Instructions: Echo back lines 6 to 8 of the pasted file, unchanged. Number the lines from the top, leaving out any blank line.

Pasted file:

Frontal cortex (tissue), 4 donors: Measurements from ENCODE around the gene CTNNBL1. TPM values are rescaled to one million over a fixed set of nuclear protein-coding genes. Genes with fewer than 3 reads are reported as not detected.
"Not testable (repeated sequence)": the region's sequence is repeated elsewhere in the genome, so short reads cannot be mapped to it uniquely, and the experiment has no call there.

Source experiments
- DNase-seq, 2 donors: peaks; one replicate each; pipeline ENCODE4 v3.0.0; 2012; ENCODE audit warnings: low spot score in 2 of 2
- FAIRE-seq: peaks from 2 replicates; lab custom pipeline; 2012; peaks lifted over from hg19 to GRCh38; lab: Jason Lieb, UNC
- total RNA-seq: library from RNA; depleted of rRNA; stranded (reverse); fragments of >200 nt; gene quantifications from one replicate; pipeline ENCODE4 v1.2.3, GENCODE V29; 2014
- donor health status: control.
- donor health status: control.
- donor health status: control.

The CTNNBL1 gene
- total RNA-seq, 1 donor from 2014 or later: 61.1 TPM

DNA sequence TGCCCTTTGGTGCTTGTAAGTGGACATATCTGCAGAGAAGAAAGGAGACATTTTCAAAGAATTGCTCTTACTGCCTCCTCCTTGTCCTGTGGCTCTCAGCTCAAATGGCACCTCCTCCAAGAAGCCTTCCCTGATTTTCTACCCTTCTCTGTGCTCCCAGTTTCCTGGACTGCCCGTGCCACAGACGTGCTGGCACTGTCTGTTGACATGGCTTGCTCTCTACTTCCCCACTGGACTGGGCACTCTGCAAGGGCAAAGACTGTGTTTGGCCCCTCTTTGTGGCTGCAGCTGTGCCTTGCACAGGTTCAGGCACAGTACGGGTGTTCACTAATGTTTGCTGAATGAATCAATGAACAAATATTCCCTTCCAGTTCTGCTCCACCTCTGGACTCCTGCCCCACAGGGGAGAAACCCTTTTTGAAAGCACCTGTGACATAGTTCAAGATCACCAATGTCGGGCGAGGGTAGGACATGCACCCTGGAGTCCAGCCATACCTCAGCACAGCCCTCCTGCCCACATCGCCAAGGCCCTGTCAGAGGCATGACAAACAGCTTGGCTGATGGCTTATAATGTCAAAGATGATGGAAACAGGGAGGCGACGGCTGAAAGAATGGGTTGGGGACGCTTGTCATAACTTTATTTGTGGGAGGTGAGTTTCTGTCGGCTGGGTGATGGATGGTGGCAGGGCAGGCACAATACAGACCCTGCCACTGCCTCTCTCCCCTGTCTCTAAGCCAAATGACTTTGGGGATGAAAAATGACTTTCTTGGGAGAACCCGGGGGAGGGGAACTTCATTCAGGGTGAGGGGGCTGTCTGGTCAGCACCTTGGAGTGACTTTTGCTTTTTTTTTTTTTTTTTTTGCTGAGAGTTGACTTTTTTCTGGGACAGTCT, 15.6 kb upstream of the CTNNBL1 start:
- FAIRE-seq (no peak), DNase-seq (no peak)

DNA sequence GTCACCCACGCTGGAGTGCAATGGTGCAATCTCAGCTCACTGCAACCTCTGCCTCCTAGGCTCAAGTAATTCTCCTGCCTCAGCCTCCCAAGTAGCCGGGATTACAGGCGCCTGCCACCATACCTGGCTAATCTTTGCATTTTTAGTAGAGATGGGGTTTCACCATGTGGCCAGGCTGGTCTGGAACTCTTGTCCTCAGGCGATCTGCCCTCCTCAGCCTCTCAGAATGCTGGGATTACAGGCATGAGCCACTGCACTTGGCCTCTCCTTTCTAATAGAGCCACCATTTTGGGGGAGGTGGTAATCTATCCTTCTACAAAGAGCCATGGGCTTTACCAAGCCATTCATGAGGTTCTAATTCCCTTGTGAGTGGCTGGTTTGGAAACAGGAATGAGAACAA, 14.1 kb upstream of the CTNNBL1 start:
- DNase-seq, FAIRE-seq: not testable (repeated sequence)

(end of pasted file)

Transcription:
- total RNA-seq: library from RNA; depleted of rRNA; stranded (reverse); fragments of >200 nt; gene quantifications from one replicate; pipeline ENCODE4 v1.2.3, GENCODE V29; 2014
- donor health status: control.
- donor health status: control.